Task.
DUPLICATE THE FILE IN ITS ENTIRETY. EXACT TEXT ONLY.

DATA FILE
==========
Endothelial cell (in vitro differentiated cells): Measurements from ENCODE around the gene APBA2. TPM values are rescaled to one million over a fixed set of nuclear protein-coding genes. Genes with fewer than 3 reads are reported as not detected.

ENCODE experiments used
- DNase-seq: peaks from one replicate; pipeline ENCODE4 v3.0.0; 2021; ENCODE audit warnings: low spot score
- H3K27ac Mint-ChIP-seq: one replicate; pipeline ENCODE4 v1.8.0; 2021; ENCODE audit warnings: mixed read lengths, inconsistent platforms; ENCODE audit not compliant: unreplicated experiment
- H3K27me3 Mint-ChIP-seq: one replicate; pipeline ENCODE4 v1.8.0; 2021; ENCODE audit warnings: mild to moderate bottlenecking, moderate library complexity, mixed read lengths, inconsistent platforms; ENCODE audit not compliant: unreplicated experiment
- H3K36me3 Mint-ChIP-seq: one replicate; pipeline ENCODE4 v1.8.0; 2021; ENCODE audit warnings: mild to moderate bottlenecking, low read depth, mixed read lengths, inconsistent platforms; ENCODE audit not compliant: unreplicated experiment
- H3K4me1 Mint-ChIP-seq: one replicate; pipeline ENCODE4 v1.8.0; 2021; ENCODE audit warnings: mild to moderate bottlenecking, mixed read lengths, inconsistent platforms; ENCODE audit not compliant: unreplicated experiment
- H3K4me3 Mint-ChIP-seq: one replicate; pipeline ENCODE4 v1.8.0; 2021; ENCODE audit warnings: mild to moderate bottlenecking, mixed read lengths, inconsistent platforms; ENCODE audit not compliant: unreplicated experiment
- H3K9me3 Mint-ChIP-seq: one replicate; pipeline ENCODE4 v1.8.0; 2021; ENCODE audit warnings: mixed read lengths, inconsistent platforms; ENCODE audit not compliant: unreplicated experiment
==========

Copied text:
Endothelial cell (in vitro differentiated cells): Measurements from ENCODE around the gene APBA2. TPM values are rescaled to one million over a fixed set of nuclear protein-coding genes. Genes with fewer than 3 reads are reported as not detected.

ENCODE experiments used
- DNase-seq: peaks from one replicate; pipeline ENCODE4 v3.0.0; 2021; ENCODE audit warnings: low spot score
- H3K27ac Mint-ChIP-seq: one replicate; pipeline ENCODE4 v1.8.0; 2021; ENCODE audit warnings: mixed read lengths, inconsistent platforms; ENCODE audit not compliant: unreplicated experiment
- H3K27me3 Mint-ChIP-seq: one replicate; pipeline ENCODE4 v1.8.0; 2021; ENCODE audit warnings: mild to moderate bottlenecking, moderate library complexity, mixed read lengths, inconsistent platforms; ENCODE audit not compliant: unreplicated experiment
- H3K36me3 Mint-ChIP-seq: one replicate; pipeline ENCODE4 v1.8.0; 2021; ENCODE audit warnings: mild to moderate bottlenecking, low read depth, mixed read lengths, inconsistent platforms; ENCODE audit not compliant: unreplicated experiment
- H3K4me1 Mint-ChIP-seq: one replicate; pipeline ENCODE4 v1.8.0; 2021; ENCODE audit warnings: mild to moderate bottlenecking, mixed read lengths, inconsistent platforms; ENCODE audit not compliant: unreplicated experiment
- H3K4me3 Mint-ChIP-seq: one replicate; pipeline ENCODE4 v1.8.0; 2021; ENCODE audit warnings: mild to moderate bottlenecking, mixed read lengths, inconsistent platforms; ENCODE audit not compliant: unreplicated experiment
- H3K9me3 Mint-ChIP-seq: one replicate; pipeline ENCODE4 v1.8.0; 2021; ENCODE audit warnings: mixed read lengths, inconsistent platforms; ENCODE audit not compliant: unreplicated experiment